The Wizard of Oz as Allegory of Psychopathic Seduction by Linda

The Wizard of Oz can be seen as an allegory of psychopathic seduction. The Scarecrow is already intelligent; he is the one among the group who figures out how to get out of bad situations. He’s awarded a brain by the Wizard, but that’s only an external symbol for what he already possesses. The idea here is that one has happiness and only needs to realize it, revealed through experience and the reservoir of self-sufficiency.

Is it childish to compare my personal encounter with a psychopath to a fairytale? Perhaps on some level it is, but in reality that’s what the psychopathic bond  is: a fairytale, an illusion. I find it beneficial for the most part to remember the psychopath for what he was: a fictional character who took me on a mysterious journey to nowhere.  In retrospect, it’s an even a bigger mystery to me how I could have possibly believed that a person who lacked all the qualities that make us human–a heart, empathy, the capacity to love, a conscience or moral compass–could help me find what I was missing in my life.

How can anyone who is so empty and deficient offer anything positive to anyone else? As the psychopathic fiction unfolds and the fairytale turns into a nightmare, we all realize that they can’t. Perhaps it took seeing the psychopath’s lack of humanity to make me more aware of my own humanity and of the qualities that I now value most in others.

In their quest to find “The Great Oz,” the characters of this allegory did not understand that they had found all the answers in their struggles and journey. They needed something “symbolic”; something that would give them “closure”. I would love to have something symbolic to represent what I have discovered on this dark journey: a medal, a diploma, or a degree. But what I took away from this negative experience was far more valuable than any symbol: a deeper understanding of who I am that no outside force can ever take away from me.

Evil was always the external force I had to battle on my journey with the psychopath. In the end, the best of me prevailed over the psychopath’s toxic influence. Now, there’s no turning back. Having contact with this evil force would be like going back into those woods: the talking evil trees who didn’t want to share their apples, the wicked witch that knew your weaknesses; if you were made of straw you would be burned to death. Why would I ever go back to a place of darkness and evil? Unlike Dorothy, I never had the ruby slippers to protect me. However, I had something greater on my side that took me home: I had courage, brains and the capacity to love. These human qualities were within me all along. Without them I could have never escaped the psychopath and made it on my own.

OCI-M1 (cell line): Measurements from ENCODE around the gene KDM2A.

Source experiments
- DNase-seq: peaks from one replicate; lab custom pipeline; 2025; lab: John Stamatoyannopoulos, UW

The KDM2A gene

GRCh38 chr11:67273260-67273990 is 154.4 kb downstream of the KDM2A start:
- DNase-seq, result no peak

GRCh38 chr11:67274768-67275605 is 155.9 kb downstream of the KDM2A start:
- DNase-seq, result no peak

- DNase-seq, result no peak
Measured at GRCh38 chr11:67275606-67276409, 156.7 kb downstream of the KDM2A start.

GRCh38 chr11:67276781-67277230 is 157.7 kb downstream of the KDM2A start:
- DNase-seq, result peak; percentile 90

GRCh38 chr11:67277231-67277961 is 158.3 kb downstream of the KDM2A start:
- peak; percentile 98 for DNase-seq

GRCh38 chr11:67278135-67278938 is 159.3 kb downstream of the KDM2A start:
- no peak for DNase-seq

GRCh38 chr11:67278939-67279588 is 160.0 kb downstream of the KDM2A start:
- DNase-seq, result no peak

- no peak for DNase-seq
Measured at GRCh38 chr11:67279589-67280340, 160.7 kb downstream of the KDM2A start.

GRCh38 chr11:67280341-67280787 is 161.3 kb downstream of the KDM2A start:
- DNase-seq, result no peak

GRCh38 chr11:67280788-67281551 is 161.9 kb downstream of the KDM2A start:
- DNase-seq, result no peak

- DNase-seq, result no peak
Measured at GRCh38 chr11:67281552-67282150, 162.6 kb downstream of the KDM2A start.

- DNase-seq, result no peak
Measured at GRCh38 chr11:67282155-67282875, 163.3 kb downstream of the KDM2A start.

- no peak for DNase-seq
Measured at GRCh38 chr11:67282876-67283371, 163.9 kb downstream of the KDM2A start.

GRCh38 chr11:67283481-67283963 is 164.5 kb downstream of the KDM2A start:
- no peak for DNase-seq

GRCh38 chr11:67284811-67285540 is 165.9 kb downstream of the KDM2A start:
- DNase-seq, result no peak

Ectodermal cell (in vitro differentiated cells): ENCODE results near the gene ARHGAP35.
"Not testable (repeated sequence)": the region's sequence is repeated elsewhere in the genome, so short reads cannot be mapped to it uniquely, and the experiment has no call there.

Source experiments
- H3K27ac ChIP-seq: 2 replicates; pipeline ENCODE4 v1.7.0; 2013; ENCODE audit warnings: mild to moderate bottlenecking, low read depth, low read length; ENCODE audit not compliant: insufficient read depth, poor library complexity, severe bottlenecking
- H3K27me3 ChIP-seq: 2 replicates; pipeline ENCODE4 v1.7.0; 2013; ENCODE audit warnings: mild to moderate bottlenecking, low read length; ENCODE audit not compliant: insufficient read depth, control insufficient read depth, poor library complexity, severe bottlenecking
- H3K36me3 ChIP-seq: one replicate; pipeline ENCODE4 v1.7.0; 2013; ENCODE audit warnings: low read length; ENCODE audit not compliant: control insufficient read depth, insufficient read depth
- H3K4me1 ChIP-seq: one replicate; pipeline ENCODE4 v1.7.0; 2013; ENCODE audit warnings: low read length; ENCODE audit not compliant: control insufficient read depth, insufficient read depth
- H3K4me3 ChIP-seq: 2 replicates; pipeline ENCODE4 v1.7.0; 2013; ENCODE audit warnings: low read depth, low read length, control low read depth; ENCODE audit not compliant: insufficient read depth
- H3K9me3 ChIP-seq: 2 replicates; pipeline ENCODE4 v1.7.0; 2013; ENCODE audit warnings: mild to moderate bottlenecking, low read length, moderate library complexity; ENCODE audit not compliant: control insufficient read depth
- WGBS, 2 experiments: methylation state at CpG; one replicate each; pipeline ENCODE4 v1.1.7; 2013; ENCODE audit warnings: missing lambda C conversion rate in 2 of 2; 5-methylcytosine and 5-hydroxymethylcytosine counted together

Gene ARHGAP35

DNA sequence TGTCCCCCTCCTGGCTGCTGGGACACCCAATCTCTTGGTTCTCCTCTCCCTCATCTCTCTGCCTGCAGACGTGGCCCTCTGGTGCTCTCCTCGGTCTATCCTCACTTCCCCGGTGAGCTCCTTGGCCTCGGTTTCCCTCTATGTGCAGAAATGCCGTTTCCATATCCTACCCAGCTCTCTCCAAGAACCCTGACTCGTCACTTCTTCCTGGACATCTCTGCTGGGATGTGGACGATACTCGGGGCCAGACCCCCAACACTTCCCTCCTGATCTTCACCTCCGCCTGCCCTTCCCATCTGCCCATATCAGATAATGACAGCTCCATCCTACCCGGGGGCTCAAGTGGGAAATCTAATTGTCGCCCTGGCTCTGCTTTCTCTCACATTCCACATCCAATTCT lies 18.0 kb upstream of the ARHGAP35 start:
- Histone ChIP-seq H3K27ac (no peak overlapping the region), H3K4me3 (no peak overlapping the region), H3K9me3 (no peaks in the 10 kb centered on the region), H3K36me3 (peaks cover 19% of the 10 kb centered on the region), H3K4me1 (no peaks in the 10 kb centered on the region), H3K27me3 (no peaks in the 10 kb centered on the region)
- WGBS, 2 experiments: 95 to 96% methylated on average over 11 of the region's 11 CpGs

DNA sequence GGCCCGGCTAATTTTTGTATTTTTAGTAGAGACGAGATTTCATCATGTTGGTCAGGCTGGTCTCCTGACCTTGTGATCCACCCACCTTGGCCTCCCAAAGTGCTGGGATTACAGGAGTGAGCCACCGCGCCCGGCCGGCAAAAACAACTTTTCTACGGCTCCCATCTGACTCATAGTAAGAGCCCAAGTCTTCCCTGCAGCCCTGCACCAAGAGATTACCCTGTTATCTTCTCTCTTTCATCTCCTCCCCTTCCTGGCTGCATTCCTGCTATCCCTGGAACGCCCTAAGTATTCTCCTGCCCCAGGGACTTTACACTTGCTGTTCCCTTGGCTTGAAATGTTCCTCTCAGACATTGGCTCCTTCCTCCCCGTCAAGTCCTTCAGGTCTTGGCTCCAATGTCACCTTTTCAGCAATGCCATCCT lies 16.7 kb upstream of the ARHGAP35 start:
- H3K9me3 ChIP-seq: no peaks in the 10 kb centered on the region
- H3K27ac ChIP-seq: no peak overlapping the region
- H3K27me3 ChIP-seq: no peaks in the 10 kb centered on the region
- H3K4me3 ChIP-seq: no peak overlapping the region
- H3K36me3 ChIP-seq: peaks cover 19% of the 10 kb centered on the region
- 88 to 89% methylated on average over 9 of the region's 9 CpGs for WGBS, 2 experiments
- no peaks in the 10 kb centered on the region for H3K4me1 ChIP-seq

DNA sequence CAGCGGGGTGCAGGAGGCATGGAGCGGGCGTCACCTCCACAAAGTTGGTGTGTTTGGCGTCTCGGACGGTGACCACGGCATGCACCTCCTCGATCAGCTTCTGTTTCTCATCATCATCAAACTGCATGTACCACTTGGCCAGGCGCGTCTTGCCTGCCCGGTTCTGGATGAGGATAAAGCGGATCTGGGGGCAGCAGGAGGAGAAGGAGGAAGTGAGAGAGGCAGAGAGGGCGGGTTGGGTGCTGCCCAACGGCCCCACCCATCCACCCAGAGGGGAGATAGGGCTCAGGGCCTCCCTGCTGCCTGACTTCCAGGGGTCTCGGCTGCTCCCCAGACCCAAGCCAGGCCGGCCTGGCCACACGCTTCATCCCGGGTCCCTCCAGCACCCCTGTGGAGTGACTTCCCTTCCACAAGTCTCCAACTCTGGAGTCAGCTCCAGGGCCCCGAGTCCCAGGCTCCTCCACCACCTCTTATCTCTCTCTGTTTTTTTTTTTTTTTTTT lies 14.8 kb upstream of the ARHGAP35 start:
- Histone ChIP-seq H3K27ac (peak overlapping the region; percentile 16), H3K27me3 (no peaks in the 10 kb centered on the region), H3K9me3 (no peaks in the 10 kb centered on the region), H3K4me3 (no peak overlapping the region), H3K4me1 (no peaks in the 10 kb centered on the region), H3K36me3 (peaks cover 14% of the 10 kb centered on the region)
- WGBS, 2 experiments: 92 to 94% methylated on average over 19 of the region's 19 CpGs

This is the way I want to remember the psychopath: through the allegorical journey of The Wizard of Oz.  My relationship with him was nothing more than a fantasy or fairytale. In turn, he was nothing more than a character that represented evil forces to test my own character and strength.  He was never “real” with me and he will never be “real” to anybody else. But you don’t have to take my word for it. You can always choose to stay in the dark woods or step out into the light and see the psychopath for what he truly is.


  1. Linda, Superb article! I love the comparison to a fairytale. Perfect allegory. Yes, a fictional character indeed! I agree that it can take seeing the lack of humanity and empathy to remind of us of our own and how lucky we are to be human and have the full and complete human experience with all it’s deepness, richness and complexity. For the psychopath it is just so limited and narrow and shallow. If anyone reading this is suffering at the moment from longing for their fairytale to come back, for the prince/princess they thought they had, or being jealous of their current prey, or envious that it seems the evil one gets everything they want and the victim is left empty and broken, think back to this idea. The evil fictional character that you may be thinking got everything, and is happily moving on with another love, they are anything but happy. They are shallow, miserable, empty vessels, rounded in flesh. We are deeply feeling, loving, compassionate, rich characters living in the real world able to fully experience, feel, grasp, touch and taste all of life’s wonder. We embrace goodness and feel all the pain that makes us human. We experience life. We are the lucky ones.